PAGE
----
Kelly: red eyes for an undetermined period of time, small amount of mucoid discharge also in both eyes, that were treated with a topical antibiotic (CAF) until the right eye (OD) developed a central, small, but very painful corneal ulcer.
Mittens: sudden development of a corneal ulcer of unknown origin in the right eye. Treated with a topical antibiotic (CAF for a few days and later Soligental) but it did not respond to therapy and continued to deteriorate.
Kelly: the first image shows the findings described below. The second image shows the CLCT graft approximately 2 weeks after surgery, with a suture reaction around the microsutures. Corneal edema and lack of transparency of varying degrees are normal at that stage. The third image shows Kelly, seen from a distance. The right eye has already healed, Kelly has no redness or mucoid discharge, she is comfortable and the pupillary axis (vision axis) shows no scarring (there is good vision).
Mittens: the first image shows the findings described below. The second image shows the CLCT graft approximately 2 weeks after surgery with very little suture reaction and the expected vascularization. Note that the corneal section and the conjunctival section are very similar in level of transparency. The third image shows the eye once the sutures have completely dissolved. The corneal section of the graft is completely clear so the patient can see very well. The conjunctival section (medioventrally) is more opaque, which is expected, but still transmits light. In between is a visible white line, the limbus, which is also expected.
The significant findings of the ophthalmic exam included the following.
Kelly: ocular pain (blepharospasm) OD only, mild to moderate conjunctival hyperemia OU (OD>OS), small amount of mucoid discharge OS only, distichiasis upper and lower eyelid OU, corneal edema OD with a centrally located small descemetocele (a deep, cratered ulcer, with a clear center that did not stain with fluorescein). STT1 readings: 16 mm/min OD (painful eye) and 10mm/min OS (ref. ≥15mm/min in the absence of clinical signs consistent with dry eye and/or pain).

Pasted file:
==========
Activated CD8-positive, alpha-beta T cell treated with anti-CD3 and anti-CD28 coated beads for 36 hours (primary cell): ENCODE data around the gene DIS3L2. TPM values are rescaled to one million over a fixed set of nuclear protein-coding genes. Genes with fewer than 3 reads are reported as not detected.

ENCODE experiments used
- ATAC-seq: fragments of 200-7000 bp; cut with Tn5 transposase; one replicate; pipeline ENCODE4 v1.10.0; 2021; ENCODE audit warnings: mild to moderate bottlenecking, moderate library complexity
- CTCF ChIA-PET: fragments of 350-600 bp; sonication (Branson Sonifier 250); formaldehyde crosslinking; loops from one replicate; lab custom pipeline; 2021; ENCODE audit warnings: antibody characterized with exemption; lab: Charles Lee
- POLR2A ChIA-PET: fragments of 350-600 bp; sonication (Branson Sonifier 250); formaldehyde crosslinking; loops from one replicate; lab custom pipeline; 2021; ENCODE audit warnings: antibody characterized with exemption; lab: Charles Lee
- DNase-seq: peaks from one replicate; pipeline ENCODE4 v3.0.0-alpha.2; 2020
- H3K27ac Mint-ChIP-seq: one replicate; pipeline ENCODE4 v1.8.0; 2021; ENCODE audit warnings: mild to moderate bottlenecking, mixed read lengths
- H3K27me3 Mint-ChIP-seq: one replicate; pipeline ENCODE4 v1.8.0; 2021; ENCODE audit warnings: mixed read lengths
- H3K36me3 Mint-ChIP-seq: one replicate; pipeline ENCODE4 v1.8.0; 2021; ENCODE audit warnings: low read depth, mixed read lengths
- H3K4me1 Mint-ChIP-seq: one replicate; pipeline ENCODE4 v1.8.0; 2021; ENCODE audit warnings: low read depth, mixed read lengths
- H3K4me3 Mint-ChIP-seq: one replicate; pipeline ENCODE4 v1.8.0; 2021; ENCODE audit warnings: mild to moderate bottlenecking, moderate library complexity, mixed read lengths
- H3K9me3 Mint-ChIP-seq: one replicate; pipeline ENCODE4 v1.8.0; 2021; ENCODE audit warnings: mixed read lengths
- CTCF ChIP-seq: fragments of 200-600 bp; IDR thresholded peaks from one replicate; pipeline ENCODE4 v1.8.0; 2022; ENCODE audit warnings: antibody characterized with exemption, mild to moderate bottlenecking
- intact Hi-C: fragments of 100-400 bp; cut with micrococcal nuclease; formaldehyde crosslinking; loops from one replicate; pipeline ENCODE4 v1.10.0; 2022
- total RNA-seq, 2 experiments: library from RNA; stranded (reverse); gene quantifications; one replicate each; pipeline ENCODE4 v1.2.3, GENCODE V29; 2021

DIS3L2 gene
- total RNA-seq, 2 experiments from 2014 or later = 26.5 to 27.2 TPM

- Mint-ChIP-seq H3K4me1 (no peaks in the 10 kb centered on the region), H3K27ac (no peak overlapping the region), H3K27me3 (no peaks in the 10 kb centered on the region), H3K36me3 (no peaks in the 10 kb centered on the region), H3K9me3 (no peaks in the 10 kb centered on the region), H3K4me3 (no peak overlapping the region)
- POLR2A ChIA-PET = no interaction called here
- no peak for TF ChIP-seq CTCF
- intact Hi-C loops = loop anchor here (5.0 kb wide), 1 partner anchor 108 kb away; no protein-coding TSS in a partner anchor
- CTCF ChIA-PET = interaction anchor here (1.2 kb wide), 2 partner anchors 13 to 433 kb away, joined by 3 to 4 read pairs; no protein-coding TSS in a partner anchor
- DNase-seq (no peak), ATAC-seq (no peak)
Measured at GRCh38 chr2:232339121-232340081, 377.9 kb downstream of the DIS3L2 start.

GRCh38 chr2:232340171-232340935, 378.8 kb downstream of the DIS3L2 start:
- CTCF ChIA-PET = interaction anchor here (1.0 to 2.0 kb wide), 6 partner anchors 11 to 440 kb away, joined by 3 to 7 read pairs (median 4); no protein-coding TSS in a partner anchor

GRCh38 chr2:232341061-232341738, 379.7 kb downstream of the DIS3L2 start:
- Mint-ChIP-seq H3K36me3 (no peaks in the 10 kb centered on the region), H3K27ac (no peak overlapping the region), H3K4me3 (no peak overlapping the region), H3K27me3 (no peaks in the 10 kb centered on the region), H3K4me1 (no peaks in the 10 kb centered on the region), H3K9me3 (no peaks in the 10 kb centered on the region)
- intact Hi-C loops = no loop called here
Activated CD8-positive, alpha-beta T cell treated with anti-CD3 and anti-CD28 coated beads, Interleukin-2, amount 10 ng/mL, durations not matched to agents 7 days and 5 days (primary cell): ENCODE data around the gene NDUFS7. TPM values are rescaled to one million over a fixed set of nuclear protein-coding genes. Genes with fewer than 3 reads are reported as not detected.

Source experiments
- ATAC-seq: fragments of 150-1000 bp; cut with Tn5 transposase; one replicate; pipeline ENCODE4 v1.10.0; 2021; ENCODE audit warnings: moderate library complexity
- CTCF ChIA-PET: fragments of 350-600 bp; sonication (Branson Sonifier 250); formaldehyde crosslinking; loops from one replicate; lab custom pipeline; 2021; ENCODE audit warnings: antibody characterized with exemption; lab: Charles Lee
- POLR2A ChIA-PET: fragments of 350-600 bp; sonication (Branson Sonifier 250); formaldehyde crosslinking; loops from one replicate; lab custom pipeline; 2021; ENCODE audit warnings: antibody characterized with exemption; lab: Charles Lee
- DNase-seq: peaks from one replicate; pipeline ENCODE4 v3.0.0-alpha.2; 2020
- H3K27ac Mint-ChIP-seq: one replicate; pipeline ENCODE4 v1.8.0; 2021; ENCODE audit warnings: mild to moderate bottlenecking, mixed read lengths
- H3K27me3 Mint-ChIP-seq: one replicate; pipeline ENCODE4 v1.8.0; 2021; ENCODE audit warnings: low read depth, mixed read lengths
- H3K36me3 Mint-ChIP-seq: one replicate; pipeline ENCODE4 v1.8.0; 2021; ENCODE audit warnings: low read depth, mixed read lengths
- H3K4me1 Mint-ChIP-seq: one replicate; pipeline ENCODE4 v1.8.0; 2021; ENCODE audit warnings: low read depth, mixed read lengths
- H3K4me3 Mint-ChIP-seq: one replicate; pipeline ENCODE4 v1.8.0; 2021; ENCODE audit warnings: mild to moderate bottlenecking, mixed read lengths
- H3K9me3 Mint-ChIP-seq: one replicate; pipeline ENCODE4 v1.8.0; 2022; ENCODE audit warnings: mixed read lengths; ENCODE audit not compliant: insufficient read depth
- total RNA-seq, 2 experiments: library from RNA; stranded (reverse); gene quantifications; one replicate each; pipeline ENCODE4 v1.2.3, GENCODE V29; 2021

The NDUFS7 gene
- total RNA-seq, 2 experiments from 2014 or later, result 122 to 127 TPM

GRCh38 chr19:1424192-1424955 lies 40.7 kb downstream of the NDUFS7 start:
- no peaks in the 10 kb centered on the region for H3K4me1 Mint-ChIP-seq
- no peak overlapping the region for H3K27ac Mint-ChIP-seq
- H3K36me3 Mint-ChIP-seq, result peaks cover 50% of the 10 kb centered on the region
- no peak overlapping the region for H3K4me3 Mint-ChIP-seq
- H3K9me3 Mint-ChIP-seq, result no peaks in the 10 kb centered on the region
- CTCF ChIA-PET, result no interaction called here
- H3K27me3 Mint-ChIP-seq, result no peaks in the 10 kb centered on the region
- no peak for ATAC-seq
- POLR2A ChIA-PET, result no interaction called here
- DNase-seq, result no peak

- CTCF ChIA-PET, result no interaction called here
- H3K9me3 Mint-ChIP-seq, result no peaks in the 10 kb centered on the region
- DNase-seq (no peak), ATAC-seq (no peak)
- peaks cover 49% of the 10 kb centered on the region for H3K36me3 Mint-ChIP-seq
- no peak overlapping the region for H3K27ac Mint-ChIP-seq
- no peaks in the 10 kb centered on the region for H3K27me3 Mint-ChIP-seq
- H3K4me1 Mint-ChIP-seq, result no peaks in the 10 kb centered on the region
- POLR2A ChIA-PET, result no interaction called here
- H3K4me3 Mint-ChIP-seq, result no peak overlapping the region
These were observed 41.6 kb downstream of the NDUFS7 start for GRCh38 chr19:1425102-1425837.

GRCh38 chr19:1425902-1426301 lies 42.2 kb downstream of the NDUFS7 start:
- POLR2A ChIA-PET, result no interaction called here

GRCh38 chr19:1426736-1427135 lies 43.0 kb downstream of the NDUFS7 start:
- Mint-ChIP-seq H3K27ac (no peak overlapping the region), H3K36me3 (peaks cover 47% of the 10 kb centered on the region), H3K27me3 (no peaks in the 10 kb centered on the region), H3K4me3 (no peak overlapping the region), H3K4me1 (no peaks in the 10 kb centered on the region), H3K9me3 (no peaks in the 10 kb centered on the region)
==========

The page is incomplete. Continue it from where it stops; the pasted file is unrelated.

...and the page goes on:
Mittens: ocular pain (bepharospasm), moderate to marked conjunctival hyeremia, large and deep (75%) corneal ulcer of unknown origin OD affecting the central cornea and accompanied by stromal melting (i.e. irregular corneal surface and mucus-like surface), corneal edema and vascularization.
Kelly: bilateral distichiasis, primary dry eye (KCS, bilateral) with an acute ulcerative presentation (OD) that has deteriorated into a descemetocele.
Mittens: deep, melting corneal ulcer of unknown origin (and affected by the ‘brachycephalic factor’).
Treatment & therapy
Corneal reconstruction with CLCT in each case, followed by medical therapy consisting on a topical antibiotic (chloramphenicol drops, combined with gentamicin drops in the cat) until healing of the graft, oral NSAID once daily for 7-14 days, short term use (1 day in the cat and 3 days in the dog) of atropine drops to help control ocular discomfort and a protective collar. The canine patient (Kelly) also underwent distichiasis removal with ‘blend’ electrolysis (electrolysis/diathermy) under the same anesthetic and started life-long use of Optimmune 2x day that was later reduced to 1x day.